- Caroline Kurze
We meet Johannes Albers in his exhibition rooms of the Michael Fuchs Gallery in Berlin Mitte where his latest works are on display. In the widespread rooms of the former Jewish Girl’s School his art pieces seem to find the perfect exhibition space.+ Read More
In the former auditorium of the school one finds the monumental aluminium installation ‘Meer von Mauern’ (sea of walls) as well as the fragile glass suitcase, of which Johannes Albers tells us, that it’s currently his favorite piece of work. With this case he associates a new beginning that is always linked with an unknown future. The insecurity and fragility finds clear expression in this case of glass.
Johannes Albers latest works deal with the theme of the ‘wall’ – like manifested in his installation ‘Meer von Mauern’ (sea of walls) – and further with the motive of the advancement, with boundaries and the symbol of change. If one is aware of this intention, it appears in every of his objects like a golden thread. Using mostly used and secondhand materials which he separates from their original context, he revives them in his artistic work, giving them new meaning. The items exceed their former boundaries in which they were utilized and come to a new being as meaningful objects.
Every piece tells a story, involves a motive, a thought which he explains us during our time together. Johannes Albers idea of the ‘Zeichnung’ (drawing), which shows a rough and extensive black brushed sheet of paper, was to create a reversed obituary. Normally it has a black margin while the information about the descendent is placed in the middle. Reversing this proportions and painting the middle black instead of the margin, is an example for the punchlines in Johannes Albers work. It appeals to him to experiment with contrasts and everyday occasions, staging them, surprising his audience. His piece ‘Bleistift’ (pencil), which unexpectedly stands out of a wall symbolizes the connection between a thought and his literal realization. It is the hinge connecting fiction and reality.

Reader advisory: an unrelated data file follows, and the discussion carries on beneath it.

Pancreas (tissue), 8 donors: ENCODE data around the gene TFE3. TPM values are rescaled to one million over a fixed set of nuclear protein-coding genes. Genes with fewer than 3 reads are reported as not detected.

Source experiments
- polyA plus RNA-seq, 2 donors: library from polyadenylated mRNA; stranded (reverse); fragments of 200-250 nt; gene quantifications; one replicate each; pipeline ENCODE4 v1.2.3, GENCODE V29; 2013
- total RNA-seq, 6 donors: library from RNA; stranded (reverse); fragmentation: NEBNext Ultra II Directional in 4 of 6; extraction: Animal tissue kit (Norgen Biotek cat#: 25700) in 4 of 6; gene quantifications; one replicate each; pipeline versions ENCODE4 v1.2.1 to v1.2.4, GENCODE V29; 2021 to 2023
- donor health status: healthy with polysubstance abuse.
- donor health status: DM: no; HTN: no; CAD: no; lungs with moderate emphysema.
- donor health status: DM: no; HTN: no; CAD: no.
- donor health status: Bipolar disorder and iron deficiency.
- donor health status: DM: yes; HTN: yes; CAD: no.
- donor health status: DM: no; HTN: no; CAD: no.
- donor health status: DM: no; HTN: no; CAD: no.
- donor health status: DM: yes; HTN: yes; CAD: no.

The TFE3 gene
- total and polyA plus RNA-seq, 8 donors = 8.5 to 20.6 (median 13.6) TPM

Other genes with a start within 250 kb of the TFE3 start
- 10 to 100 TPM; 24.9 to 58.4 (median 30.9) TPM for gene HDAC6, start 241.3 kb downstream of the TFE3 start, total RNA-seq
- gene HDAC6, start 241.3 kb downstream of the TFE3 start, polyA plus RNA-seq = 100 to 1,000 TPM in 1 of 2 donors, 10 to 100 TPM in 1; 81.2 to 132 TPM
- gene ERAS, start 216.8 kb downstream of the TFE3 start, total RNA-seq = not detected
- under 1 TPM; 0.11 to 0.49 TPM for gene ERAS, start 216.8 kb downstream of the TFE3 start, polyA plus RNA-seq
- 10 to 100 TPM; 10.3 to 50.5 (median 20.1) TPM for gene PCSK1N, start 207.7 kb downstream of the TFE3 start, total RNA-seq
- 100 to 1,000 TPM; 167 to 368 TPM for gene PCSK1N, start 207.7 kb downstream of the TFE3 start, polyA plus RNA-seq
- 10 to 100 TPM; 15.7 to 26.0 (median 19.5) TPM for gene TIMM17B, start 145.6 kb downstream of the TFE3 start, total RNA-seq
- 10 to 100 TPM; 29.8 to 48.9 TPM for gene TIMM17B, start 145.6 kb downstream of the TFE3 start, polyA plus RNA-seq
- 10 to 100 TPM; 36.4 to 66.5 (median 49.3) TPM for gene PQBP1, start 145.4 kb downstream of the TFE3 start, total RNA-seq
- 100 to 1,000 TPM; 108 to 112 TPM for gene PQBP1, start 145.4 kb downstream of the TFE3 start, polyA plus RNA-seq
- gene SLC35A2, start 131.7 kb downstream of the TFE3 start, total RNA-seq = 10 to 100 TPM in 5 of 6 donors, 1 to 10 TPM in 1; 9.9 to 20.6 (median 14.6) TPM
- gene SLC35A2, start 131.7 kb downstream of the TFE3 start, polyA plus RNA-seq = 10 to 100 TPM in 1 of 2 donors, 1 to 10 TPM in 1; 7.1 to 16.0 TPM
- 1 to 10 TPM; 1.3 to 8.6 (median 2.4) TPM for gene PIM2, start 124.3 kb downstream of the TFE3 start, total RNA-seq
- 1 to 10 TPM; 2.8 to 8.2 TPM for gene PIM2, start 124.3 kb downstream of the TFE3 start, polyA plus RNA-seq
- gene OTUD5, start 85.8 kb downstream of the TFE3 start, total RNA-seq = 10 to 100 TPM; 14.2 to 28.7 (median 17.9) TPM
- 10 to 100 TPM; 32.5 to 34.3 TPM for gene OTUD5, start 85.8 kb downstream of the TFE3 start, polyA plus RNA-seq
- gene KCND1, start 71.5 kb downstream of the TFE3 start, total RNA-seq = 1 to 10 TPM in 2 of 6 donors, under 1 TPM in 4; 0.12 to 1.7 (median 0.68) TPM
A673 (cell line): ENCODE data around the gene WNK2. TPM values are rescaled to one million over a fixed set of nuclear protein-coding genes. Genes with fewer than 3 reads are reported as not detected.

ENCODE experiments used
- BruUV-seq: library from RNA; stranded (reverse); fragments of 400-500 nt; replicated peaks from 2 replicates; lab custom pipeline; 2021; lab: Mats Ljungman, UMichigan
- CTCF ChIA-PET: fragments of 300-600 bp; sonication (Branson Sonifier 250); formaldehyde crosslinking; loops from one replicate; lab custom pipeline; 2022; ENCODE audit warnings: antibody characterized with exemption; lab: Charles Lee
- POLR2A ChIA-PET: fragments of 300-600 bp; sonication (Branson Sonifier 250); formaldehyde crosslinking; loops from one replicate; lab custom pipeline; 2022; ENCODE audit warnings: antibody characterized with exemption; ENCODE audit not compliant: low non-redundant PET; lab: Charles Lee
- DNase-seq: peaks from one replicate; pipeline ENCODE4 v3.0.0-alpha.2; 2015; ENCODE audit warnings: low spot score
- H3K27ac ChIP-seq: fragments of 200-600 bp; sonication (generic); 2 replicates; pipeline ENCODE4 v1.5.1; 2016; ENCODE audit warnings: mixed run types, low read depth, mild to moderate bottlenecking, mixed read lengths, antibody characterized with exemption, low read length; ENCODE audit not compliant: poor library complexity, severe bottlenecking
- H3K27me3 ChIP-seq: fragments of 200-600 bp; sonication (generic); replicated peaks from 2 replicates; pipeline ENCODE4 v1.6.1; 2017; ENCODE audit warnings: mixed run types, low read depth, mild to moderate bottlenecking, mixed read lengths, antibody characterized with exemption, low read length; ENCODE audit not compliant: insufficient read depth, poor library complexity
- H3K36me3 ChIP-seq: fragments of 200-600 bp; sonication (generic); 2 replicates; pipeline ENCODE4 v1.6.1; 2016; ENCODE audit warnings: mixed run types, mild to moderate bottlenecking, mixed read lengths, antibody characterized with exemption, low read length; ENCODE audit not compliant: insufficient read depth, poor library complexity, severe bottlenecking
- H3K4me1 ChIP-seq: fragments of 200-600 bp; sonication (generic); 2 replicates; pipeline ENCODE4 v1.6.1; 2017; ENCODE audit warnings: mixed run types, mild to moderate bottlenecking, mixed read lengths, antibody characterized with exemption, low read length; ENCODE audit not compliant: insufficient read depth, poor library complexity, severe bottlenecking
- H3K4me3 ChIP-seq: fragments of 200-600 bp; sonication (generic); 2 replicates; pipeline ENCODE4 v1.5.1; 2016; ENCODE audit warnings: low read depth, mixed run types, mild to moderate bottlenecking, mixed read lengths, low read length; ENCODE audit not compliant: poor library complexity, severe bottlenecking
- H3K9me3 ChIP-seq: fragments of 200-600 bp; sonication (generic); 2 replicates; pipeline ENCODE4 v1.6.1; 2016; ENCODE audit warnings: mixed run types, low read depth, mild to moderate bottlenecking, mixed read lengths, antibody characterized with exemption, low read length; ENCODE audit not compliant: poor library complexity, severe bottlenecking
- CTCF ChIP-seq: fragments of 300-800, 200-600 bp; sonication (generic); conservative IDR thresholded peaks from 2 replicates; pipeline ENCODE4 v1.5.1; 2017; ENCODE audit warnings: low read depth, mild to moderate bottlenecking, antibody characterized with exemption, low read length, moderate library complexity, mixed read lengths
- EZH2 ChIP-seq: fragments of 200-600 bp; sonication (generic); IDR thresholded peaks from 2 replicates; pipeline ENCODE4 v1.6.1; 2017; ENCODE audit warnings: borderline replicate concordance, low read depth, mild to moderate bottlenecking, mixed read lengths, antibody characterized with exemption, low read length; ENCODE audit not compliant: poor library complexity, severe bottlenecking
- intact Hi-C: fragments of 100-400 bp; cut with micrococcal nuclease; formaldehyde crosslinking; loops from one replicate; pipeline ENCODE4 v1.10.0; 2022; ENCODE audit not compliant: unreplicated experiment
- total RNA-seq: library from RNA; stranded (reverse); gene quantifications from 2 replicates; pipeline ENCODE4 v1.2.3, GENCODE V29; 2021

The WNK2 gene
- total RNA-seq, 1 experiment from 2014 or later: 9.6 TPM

We accompany Johannes Albers to his studio, which is based on the ground-floor of a Berlin flat in Wedding. The room is smaller than his large scaled artworks suppose. Though we discover items which we recognize from some of his works, like the red paddle pond of ‘große Fabrik’ (big factory) or the cube made of acrylic glass from the work ‘Healing’. At a wall there are rough coal sketches, another is occupied by a huge ping pong like panel and amidst the rooms resides a red leather chair, where Albers sits down to reflect, develops his ideas and observes to push the boundaries even further. At the end of a long creating process it’s a unique experience for him to be able to experience his well-conceived installations in the exhibiting room.
Pictures by Caroline Kurze | Text by Esther Jablotschkin